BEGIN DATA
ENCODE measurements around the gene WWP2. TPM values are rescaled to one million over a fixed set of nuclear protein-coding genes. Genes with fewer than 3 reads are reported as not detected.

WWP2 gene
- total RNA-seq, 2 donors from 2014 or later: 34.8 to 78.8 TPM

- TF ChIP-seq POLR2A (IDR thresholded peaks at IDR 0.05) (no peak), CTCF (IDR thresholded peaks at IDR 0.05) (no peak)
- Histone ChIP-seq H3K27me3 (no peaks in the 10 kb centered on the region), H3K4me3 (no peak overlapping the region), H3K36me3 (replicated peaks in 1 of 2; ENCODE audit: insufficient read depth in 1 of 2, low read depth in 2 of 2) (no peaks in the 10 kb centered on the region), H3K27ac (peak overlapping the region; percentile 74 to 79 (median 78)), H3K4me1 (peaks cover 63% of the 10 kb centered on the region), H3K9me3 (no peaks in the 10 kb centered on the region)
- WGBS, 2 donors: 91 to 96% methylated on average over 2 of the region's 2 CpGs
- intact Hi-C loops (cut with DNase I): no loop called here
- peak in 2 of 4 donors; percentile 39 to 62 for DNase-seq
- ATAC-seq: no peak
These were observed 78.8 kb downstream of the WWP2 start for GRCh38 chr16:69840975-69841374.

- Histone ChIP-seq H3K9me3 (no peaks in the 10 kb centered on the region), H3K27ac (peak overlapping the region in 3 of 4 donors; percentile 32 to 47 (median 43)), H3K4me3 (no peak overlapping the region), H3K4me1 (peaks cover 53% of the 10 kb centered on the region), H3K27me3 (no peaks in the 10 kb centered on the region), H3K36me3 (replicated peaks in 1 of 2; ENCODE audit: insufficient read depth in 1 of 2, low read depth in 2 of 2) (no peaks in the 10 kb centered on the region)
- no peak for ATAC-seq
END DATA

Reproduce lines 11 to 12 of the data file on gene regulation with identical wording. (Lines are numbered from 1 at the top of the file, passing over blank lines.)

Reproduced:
- Histone ChIP-seq H3K9me3 (no peaks in the 10 kb centered on the region), H3K27ac (peak overlapping the region in 3 of 4 donors; percentile 32 to 47 (median 43)), H3K4me3 (no peak overlapping the region), H3K4me1 (peaks cover 53% of the 10 kb centered on the region), H3K27me3 (no peaks in the 10 kb centered on the region), H3K36me3 (replicated peaks in 1 of 2; ENCODE audit: insufficient read depth in 1 of 2, low read depth in 2 of 2) (no peaks in the 10 kb centered on the region)
- no peak for ATAC-seq